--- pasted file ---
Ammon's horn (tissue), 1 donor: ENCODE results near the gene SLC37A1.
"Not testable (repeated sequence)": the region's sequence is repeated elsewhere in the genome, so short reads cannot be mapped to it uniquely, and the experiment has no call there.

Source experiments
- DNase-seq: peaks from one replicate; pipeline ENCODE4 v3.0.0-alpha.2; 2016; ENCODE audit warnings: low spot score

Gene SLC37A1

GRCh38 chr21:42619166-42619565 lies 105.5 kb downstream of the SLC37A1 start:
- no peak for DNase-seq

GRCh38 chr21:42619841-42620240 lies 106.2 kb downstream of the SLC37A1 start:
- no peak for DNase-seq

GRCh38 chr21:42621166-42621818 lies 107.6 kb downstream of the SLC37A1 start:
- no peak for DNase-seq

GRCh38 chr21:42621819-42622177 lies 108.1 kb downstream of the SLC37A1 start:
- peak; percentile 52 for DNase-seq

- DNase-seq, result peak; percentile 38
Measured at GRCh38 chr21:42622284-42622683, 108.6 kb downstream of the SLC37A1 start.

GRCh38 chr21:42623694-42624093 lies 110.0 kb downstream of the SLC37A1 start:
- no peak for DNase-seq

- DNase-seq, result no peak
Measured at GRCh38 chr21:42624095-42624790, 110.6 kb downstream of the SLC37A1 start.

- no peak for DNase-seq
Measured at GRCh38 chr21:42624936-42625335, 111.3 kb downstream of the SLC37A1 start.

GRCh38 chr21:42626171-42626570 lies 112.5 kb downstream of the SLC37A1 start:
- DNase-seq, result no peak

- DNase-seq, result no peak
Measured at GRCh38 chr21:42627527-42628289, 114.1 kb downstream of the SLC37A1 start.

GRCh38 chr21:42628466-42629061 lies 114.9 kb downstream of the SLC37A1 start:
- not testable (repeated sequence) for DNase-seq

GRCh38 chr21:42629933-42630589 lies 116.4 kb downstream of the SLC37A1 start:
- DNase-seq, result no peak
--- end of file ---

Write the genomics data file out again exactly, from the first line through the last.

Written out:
Ammon's horn (tissue), 1 donor: ENCODE results near the gene SLC37A1.
"Not testable (repeated sequence)": the region's sequence is repeated elsewhere in the genome, so short reads cannot be mapped to it uniquely, and the experiment has no call there.

Source experiments
- DNase-seq: peaks from one replicate; pipeline ENCODE4 v3.0.0-alpha.2; 2016; ENCODE audit warnings: low spot score

Gene SLC37A1

GRCh38 chr21:42619166-42619565 lies 105.5 kb downstream of the SLC37A1 start:
- no peak for DNase-seq

GRCh38 chr21:42619841-42620240 lies 106.2 kb downstream of the SLC37A1 start:
- no peak for DNase-seq

GRCh38 chr21:42621166-42621818 lies 107.6 kb downstream of the SLC37A1 start:
- no peak for DNase-seq

GRCh38 chr21:42621819-42622177 lies 108.1 kb downstream of the SLC37A1 start:
- peak; percentile 52 for DNase-seq

- DNase-seq, result peak; percentile 38
Measured at GRCh38 chr21:42622284-42622683, 108.6 kb downstream of the SLC37A1 start.

GRCh38 chr21:42623694-42624093 lies 110.0 kb downstream of the SLC37A1 start:
- no peak for DNase-seq

- DNase-seq, result no peak
Measured at GRCh38 chr21:42624095-42624790, 110.6 kb downstream of the SLC37A1 start.

- no peak for DNase-seq
Measured at GRCh38 chr21:42624936-42625335, 111.3 kb downstream of the SLC37A1 start.

GRCh38 chr21:42626171-42626570 lies 112.5 kb downstream of the SLC37A1 start:
- DNase-seq, result no peak

- DNase-seq, result no peak
Measured at GRCh38 chr21:42627527-42628289, 114.1 kb downstream of the SLC37A1 start.

GRCh38 chr21:42628466-42629061 lies 114.9 kb downstream of the SLC37A1 start:
- not testable (repeated sequence) for DNase-seq

GRCh38 chr21:42629933-42630589 lies 116.4 kb downstream of the SLC37A1 start:
- DNase-seq, result no peak